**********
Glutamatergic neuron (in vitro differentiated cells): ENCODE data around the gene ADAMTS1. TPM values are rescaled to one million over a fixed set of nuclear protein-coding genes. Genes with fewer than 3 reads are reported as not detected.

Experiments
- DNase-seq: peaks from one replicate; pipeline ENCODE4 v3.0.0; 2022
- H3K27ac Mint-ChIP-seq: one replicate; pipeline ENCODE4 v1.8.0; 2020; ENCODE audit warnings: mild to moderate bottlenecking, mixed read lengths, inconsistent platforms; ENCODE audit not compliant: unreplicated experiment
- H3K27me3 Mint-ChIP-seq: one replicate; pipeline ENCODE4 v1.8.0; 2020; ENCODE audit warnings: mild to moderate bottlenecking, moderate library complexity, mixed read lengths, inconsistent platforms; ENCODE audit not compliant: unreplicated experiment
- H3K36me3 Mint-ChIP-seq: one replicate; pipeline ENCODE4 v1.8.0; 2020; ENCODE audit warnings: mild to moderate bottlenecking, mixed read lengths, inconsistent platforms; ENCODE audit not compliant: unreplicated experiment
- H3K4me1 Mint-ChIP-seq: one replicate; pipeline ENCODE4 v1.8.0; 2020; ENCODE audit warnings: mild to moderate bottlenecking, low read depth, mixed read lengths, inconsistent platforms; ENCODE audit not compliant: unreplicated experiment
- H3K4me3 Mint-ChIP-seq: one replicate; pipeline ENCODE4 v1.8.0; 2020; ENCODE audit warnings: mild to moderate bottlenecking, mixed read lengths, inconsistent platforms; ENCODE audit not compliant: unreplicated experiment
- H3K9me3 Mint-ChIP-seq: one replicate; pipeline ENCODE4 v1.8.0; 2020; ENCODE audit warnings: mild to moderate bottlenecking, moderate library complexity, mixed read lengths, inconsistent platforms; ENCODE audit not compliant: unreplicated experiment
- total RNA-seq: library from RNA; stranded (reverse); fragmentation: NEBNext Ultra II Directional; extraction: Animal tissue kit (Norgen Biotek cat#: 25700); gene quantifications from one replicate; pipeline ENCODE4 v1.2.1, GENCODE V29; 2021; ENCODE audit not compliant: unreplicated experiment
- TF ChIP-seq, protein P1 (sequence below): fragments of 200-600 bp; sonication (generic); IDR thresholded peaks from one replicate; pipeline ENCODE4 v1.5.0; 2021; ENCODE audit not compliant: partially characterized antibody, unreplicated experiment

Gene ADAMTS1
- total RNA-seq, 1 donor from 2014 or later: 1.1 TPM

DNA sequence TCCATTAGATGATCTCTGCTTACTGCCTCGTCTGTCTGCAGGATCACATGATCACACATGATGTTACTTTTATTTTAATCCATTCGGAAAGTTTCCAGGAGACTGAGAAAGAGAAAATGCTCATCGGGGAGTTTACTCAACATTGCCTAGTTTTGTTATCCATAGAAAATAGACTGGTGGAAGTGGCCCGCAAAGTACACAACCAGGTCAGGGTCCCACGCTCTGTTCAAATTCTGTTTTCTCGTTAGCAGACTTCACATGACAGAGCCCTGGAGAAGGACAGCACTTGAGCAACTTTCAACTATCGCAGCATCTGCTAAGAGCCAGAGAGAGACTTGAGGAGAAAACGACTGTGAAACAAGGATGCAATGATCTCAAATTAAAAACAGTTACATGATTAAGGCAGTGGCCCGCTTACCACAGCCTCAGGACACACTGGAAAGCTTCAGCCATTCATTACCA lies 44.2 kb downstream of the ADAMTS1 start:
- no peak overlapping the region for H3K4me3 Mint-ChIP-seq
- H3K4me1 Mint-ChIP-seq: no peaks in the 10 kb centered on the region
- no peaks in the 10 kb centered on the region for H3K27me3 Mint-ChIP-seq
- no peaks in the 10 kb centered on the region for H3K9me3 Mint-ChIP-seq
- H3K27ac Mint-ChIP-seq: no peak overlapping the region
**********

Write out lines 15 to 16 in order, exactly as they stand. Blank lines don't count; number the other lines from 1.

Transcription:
- no peak overlapping the region for H3K4me3 Mint-ChIP-seq
- H3K4me1 Mint-ChIP-seq: no peaks in the 10 kb centered on the region